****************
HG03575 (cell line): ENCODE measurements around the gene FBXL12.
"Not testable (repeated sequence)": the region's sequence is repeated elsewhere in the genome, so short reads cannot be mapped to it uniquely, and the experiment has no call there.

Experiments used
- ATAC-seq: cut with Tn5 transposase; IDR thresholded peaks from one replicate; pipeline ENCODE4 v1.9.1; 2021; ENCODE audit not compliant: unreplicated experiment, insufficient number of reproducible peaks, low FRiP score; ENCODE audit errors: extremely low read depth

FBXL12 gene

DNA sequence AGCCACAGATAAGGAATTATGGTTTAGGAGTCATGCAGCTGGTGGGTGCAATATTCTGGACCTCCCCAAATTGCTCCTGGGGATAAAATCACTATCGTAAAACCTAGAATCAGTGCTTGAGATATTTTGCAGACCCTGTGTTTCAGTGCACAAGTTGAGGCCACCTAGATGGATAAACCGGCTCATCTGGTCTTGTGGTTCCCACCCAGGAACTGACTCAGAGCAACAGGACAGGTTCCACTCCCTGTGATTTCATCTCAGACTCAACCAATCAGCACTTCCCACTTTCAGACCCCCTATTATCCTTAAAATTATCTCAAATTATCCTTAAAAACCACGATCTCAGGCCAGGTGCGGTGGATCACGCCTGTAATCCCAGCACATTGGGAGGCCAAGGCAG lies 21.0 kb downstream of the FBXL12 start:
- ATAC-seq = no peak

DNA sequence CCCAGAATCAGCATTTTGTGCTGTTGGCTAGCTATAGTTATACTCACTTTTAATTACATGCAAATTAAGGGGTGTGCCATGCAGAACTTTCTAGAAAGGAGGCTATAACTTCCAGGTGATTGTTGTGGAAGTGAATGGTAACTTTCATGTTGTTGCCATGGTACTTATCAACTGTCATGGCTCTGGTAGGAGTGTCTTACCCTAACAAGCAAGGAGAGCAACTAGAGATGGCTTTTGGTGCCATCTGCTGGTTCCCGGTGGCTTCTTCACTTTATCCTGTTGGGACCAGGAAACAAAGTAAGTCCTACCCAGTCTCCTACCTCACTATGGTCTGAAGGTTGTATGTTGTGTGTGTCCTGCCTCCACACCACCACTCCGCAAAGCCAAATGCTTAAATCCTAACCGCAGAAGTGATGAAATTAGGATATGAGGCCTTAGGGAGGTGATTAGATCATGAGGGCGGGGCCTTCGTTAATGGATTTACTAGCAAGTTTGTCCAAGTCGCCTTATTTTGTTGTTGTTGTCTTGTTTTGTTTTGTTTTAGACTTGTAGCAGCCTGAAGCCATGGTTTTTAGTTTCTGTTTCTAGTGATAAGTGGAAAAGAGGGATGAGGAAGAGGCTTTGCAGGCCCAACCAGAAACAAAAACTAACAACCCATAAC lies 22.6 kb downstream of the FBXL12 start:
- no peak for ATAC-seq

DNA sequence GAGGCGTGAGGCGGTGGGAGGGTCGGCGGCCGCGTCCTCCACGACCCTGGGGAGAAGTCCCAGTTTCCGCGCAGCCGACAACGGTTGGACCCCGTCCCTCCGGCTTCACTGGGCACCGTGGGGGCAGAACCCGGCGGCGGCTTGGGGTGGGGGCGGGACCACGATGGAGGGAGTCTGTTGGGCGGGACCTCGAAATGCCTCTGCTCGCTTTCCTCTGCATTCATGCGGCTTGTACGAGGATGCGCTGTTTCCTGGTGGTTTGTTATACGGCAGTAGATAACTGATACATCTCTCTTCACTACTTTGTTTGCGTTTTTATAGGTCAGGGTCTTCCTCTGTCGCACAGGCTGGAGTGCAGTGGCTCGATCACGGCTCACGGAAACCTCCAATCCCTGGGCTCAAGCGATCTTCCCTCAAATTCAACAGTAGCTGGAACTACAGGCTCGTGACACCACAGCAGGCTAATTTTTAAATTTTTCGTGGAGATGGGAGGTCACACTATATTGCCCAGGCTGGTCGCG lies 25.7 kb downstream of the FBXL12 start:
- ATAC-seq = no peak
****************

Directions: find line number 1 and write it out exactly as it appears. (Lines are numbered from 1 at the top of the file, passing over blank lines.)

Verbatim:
HG03575 (cell line): ENCODE measurements around the gene FBXL12.